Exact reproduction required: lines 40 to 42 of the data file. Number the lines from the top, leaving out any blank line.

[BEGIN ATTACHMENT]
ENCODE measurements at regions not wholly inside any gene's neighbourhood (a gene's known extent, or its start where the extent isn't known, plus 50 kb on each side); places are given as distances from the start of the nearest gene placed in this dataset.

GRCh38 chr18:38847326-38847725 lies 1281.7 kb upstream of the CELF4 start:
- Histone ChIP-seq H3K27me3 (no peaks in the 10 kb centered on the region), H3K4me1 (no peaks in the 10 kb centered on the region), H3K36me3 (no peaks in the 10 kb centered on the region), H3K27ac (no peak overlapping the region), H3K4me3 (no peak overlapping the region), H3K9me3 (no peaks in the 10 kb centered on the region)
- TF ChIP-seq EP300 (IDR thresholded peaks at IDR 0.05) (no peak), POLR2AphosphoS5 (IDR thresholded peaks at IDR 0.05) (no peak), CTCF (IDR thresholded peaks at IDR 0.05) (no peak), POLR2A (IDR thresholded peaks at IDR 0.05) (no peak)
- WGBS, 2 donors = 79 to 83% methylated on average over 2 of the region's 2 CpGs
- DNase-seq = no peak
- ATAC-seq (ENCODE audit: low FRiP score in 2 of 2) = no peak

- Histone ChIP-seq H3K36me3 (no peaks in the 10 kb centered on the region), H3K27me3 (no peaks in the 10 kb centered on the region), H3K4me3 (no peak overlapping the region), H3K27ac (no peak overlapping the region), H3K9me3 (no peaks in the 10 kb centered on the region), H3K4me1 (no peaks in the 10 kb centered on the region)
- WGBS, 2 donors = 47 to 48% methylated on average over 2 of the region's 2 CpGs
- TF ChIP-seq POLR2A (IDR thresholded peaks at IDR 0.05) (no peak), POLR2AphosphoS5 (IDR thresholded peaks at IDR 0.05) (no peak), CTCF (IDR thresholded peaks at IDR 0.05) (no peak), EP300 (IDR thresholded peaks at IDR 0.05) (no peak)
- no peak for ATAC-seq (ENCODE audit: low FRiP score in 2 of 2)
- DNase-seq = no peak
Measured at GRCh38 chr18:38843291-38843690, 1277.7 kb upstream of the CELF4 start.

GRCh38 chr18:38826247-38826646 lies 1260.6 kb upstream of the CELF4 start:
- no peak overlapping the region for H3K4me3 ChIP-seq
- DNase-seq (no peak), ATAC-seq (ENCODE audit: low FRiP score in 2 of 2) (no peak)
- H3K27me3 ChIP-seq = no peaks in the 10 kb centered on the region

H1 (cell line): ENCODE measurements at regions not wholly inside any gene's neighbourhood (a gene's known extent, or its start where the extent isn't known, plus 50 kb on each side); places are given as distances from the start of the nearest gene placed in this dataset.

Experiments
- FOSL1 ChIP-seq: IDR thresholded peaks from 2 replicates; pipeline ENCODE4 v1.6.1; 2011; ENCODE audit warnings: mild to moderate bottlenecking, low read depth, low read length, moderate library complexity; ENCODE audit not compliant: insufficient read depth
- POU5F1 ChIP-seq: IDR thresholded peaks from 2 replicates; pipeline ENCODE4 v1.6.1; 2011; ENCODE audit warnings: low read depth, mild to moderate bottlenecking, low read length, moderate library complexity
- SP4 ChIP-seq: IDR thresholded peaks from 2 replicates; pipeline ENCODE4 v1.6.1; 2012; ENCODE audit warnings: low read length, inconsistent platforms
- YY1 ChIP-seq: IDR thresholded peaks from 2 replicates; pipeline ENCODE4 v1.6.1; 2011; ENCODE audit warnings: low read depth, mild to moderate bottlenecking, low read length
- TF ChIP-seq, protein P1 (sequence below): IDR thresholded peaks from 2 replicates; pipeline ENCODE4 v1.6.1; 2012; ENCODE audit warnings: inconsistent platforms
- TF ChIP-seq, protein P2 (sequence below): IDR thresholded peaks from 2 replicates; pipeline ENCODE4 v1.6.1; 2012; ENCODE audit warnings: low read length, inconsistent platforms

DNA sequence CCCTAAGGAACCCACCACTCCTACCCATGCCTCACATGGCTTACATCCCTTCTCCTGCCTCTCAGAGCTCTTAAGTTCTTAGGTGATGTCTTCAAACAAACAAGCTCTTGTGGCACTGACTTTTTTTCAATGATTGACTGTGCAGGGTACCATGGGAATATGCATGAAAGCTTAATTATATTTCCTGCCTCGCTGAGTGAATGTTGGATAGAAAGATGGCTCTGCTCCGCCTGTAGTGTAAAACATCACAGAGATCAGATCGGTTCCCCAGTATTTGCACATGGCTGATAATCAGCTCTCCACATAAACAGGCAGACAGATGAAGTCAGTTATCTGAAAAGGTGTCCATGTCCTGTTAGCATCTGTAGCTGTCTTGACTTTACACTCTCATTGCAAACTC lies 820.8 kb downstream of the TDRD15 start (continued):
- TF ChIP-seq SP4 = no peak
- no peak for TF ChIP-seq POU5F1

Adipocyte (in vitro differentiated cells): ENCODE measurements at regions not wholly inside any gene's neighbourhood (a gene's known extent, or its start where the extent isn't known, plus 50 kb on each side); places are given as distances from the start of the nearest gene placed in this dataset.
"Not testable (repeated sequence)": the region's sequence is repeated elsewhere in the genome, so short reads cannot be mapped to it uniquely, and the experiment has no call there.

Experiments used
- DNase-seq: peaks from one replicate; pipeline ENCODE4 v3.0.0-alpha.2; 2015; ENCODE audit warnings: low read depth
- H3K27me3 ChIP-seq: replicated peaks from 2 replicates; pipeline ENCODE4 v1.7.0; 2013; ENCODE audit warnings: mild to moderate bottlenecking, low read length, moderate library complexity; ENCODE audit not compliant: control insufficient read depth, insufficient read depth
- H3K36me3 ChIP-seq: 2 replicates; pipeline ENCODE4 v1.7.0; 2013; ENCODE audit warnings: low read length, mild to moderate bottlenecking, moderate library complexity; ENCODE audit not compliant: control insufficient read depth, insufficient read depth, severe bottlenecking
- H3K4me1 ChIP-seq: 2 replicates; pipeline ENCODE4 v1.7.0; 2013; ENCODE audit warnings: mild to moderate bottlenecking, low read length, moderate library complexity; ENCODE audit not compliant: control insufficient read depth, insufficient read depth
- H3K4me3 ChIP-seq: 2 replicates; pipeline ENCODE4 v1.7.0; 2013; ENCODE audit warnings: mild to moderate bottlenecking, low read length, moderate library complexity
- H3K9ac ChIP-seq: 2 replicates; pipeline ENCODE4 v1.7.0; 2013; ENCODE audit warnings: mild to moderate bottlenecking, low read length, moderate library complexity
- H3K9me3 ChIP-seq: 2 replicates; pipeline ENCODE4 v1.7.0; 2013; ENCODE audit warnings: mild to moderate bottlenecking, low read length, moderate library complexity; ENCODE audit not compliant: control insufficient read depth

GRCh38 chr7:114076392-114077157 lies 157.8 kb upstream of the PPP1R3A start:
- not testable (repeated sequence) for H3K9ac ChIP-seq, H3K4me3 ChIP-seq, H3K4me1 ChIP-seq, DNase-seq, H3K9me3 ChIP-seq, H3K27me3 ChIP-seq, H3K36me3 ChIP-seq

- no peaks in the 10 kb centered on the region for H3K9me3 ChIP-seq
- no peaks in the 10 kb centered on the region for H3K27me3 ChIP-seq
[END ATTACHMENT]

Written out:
- not testable (repeated sequence) for H3K9ac ChIP-seq, H3K4me3 ChIP-seq, H3K4me1 ChIP-seq, DNase-seq, H3K9me3 ChIP-seq, H3K27me3 ChIP-seq, H3K36me3 ChIP-seq

- no peaks in the 10 kb centered on the region for H3K9me3 ChIP-seq
- no peaks in the 10 kb centered on the region for H3K27me3 ChIP-seq